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We are getting into the warmer weather. Hot sun, humidity, mosquitoes, and late-afternoon thundershowers mean total aggravation on the course when it takes five hours or more to play 18 holes.
There is no reason for golf to take more than four hours per foursome. In fact, my friend Sherry and I once played 18 holes with a caddie in 2 hours and 25 minutes. Neither of us was a touring pro (we both shot scores in the 90s), but we moved it.
In the interest of everyone’s sanity, and to make golf enjoyable for everyone, here are Golf Gab’s Handy-Dandy Tips for Fast Play:
1. Be locked and loaded on the first tee. Balls marked, tees in your pocket, ball markers within easy reach (glove or pocket). Sun tan lotion applied. Count your clubs when you load them in the car, don’t wait until you get to the tee to remember you left your sand wedge in your garage.
2. Turn your GPS system on when you unload your clubs. It will boot up and be available when you get to the tee.
3. Be a Ready-Freddie. In other words, be ready to hit your shot when it’s your turn. If you always hit a driver on the longer holes, have it in your hand. If you play the course regularly, you already know that on the third hole (a short par 3), you always hit a 7-iron. If you are playing a new course, check out the scorecard so you will have some idea of what club you need. Don’t stand there admiring the reflection of the pine trees in the pond, poem in mind, meditation in your heart. You can do that later on the beach while sitting in the lotus position. Now is the time for golf.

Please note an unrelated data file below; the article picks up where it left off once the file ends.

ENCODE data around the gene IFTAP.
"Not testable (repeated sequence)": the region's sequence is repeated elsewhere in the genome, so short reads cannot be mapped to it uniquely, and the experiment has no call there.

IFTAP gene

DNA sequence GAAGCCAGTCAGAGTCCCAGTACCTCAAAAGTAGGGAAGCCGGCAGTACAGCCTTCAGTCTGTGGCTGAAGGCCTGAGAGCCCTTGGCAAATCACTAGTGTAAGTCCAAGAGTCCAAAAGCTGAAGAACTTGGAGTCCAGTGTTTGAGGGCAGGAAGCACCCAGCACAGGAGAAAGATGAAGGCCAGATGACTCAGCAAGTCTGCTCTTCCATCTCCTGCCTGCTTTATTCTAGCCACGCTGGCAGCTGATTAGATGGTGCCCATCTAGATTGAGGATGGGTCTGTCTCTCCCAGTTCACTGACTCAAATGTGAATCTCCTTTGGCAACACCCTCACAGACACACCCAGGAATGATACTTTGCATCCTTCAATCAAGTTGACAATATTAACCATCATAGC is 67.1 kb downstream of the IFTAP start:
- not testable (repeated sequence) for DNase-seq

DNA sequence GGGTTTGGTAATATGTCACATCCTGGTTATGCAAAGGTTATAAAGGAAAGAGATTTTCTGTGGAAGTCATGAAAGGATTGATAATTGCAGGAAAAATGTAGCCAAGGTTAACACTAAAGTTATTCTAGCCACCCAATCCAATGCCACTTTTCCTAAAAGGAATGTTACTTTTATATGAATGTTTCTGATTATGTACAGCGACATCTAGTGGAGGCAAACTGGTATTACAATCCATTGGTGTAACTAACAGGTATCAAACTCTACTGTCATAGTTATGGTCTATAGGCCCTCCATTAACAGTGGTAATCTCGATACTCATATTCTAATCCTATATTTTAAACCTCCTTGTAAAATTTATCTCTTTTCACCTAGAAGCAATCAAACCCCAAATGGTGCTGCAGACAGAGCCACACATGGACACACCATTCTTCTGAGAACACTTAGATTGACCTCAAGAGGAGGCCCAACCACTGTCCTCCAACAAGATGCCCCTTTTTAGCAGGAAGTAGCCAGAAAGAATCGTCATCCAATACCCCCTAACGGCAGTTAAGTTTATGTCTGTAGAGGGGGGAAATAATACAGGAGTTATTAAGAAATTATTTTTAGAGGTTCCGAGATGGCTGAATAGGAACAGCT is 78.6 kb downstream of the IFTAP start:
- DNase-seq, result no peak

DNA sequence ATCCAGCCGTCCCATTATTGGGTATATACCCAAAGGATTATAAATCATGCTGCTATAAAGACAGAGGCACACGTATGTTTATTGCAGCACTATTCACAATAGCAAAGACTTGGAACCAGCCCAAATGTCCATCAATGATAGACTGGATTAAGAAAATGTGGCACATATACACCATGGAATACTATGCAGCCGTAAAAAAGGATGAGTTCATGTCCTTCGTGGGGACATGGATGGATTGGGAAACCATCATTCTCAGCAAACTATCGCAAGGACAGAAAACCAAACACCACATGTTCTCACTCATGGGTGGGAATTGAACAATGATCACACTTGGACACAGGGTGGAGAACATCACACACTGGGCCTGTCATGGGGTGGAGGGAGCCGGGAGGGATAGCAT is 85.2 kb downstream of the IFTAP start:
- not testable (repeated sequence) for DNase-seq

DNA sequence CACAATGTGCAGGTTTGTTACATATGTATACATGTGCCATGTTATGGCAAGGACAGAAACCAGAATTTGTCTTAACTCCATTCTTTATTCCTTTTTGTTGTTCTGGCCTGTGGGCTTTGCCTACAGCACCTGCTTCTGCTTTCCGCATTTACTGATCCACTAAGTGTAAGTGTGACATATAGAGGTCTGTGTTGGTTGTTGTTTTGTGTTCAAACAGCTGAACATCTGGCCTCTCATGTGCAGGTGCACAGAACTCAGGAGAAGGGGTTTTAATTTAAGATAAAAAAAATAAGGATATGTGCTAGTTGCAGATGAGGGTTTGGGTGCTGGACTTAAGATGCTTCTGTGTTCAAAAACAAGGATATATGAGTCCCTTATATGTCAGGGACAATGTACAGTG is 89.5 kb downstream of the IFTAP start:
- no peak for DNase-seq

4. If you are playing “cart path only,” take the club you think you need, plus the next longer club and the next shorter club when you walk to your ball. I sometimes take half my bag with me especially on shots to the green. I may have an easy pitch shot, but what if I skull it over the green or dink it into the bunker? To be better prepared, take a sand wedge, a pitching wedge, a ball retriever and an extra ball or two. And for God’s sake, don’t hawk balls while others are waiting to hit their shots.
5. Get prepared while others are hitting their shots. Walk to your ball, select your club, line up your shot. Then when it is your turn, you’re ready to strike the ball.